13 Feb 2017

Have you conducted your fire-risk management audit?

Avoid this by keeping your fire safety equipment up to date at all times
 

Have you conducted your fire-risk management audit?

 

If you haven’t, you leave yourself open to not only damage bills that may be preventable or at least, minimised, but to scrutiny by insurers or authorities. And, when you consider that international and Australian experts have found 95% of all fires are extinguishable if the correct extinguisher is used promptly, doing a regular audit could save a lot of heart-ache. However, industry research reveals that less than 13% of workers know which one to use, and how to use it correctly.

Nobody expects a fire, but failing to plan is leaving yourself, family and business open to disaster. And, not just from the risk that comes with large expanses of dry undergrowth in Australia, but a number of incidents that can occur without warning. From electrical faults, spills, faulty equipment, to lightning strikes, business owners need to consciously review procedures, tools and fire-risk areas every six months. This is on top of your regular Work Safety audit. If you can't remember when you last checked, or know it is too far back that you would have to pull out your diary, then you know you need to act. Fast.

Your fire extinguishers must be working properly and up to code as outlined by the Australian Standards AS 1851-2010. In addition, there are a number of other things to tick off when you are auditing your fire-risk management ability. The most obvious, is the presence and serviceability of fire extinguishers. Conduct the following audit at home and work.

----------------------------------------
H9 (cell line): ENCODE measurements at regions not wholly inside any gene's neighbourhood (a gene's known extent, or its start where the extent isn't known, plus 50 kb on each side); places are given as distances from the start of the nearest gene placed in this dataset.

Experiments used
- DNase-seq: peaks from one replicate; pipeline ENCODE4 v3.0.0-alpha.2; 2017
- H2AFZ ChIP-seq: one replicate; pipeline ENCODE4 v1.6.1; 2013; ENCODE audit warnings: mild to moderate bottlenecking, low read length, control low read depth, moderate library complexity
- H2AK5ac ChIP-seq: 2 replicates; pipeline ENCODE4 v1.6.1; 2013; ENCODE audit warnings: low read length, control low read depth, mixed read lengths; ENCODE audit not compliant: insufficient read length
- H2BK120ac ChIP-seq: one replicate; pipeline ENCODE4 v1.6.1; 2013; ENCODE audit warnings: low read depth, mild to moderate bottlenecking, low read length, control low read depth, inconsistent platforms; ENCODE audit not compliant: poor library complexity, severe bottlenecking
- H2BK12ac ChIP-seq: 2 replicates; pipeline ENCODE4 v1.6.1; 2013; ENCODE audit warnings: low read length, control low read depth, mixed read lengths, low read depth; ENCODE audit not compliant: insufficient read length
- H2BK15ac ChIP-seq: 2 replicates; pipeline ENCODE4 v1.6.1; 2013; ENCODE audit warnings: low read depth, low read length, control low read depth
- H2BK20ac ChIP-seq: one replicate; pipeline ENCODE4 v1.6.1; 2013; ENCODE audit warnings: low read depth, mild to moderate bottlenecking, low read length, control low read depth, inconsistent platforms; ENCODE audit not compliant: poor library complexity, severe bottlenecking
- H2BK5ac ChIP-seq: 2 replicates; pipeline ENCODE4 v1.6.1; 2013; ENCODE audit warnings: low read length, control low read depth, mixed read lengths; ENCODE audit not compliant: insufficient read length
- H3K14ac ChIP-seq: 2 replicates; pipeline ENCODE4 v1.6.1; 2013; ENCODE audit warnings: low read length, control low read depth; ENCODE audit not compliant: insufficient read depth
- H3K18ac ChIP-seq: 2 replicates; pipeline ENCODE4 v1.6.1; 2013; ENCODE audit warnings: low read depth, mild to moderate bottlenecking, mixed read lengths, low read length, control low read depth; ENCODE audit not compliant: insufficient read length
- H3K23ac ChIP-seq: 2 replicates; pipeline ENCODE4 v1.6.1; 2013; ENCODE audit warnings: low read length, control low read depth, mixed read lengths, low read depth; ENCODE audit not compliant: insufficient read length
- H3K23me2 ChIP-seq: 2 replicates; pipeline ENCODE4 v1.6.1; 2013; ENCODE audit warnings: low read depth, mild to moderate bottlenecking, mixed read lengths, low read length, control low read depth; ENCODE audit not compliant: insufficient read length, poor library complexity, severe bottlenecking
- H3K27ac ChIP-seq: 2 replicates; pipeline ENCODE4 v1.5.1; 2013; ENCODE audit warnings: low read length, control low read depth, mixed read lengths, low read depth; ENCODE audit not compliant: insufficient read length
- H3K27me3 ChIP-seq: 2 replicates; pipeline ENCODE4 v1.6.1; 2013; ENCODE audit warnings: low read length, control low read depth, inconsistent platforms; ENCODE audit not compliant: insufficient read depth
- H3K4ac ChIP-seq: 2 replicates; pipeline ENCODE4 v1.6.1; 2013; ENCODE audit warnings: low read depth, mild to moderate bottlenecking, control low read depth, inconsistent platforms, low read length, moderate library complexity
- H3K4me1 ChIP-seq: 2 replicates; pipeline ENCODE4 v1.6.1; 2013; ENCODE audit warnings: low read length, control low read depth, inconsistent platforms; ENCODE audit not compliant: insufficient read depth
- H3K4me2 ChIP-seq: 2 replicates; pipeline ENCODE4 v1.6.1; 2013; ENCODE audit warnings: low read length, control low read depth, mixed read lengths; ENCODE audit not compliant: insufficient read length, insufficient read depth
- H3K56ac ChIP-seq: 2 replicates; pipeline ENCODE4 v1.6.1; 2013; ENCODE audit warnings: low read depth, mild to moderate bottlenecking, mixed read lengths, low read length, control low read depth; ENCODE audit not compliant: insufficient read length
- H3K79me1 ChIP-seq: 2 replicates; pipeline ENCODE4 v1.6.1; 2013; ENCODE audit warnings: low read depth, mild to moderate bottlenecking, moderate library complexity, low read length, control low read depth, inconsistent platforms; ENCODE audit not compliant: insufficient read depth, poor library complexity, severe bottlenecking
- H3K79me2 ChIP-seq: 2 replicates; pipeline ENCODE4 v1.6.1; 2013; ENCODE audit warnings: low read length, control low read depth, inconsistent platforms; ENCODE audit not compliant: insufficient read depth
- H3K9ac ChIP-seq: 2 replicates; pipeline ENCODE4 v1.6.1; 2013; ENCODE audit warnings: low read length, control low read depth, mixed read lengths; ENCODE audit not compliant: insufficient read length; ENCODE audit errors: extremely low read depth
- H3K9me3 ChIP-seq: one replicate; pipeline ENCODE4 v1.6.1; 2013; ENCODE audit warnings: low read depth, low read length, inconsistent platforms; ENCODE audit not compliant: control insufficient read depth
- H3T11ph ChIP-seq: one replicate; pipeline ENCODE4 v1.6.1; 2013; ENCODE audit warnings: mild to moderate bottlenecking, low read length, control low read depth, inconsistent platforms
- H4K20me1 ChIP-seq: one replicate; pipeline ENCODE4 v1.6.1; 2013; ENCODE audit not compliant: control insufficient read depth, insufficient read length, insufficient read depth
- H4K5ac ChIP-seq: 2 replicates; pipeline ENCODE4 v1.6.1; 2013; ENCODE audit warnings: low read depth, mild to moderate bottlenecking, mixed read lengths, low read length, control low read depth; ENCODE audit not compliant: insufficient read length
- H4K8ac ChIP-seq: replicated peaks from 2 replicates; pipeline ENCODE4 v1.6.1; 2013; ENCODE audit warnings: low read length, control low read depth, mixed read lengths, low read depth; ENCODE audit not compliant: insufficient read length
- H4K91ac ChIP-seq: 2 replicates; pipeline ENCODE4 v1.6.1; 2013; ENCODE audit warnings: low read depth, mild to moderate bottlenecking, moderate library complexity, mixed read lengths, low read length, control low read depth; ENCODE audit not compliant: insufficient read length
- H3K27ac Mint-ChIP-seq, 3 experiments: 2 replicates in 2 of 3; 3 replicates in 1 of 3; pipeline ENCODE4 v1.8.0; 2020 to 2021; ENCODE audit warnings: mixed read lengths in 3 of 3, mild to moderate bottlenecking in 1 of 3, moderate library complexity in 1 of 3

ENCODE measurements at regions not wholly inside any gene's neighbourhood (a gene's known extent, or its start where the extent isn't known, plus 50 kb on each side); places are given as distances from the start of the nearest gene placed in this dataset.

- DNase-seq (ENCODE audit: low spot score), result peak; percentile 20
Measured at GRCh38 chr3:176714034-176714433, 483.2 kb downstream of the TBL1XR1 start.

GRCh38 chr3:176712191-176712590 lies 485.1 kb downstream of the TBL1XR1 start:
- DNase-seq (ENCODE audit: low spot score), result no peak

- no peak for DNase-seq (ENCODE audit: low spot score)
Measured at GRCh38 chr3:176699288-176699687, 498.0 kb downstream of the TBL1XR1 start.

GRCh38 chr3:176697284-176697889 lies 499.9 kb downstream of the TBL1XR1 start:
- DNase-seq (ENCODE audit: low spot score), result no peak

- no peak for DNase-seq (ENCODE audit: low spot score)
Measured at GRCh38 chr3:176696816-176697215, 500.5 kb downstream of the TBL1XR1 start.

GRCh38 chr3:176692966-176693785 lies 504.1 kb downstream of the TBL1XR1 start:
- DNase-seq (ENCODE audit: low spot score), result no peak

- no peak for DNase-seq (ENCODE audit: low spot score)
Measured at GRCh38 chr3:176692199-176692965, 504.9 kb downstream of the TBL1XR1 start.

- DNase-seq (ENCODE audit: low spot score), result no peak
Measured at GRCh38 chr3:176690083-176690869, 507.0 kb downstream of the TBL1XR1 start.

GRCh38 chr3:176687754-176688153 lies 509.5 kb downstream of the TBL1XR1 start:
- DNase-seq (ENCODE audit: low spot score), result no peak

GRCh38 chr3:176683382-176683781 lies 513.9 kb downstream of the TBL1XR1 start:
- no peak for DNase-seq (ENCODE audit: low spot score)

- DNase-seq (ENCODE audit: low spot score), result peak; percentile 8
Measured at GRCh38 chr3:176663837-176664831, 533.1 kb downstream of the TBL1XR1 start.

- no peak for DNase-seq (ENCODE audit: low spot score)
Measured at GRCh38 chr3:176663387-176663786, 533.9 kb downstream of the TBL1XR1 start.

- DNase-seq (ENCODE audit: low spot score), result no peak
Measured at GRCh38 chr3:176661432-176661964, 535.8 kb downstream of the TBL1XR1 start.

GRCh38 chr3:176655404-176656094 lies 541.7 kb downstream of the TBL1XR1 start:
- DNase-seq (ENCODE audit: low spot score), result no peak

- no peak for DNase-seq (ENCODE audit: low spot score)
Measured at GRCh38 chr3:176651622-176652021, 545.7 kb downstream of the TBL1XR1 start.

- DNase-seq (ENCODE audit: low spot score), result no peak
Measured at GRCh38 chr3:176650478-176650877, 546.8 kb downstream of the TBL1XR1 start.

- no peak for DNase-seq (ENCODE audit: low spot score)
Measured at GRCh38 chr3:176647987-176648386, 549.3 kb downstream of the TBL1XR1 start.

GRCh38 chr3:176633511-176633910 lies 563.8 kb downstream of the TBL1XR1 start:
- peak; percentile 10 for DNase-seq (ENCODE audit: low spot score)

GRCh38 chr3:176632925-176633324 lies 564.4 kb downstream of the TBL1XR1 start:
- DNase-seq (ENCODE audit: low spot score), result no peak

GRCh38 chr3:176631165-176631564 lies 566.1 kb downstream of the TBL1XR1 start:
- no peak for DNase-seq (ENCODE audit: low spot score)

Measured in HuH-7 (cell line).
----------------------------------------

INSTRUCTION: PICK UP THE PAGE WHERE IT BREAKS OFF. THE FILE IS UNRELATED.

·       Do you have sufficient fire extinguishers for the area they service? You may need more than one if the area is remote, large or difficult to access. If your premises have changed, do a full audit.

·       Is it positioned correctly? Instructions are on the cylinder; are they facing correctly and accessible?

·       Check the appropriateness of the extinguisher for the potential risk. There are several kinds available (see below). A grass fire needs a different retardant to a fat fire.

·       Serviceability of the extinguisher. Check this every six months. Ideally, employ an agent to diarise your checks and simply come and do the job without your needing to remember. They can also check on sufficiency and appropriateness, particularly if your premises have changed in any way over the previous six months.

·       Check the wheels, hoses, gauges and fullness of the extinguisher. If you are in any doubt, a trained fire auditor will give you peace of mind.

·       If the extinguisher has been used, even briefly, getting it serviced is essential. Do not wait for your registered visit.

·       Are your fire and smoke alarms working and sufficient for the respective areas? Is there a procedure in place to test them every month?

·       Are the fire exits and extinguisher stations clearly marked and easily identifiable? Are they free of obstruction? Purchase the appropriate signs, and ensure all staff have training in their location and maintenance.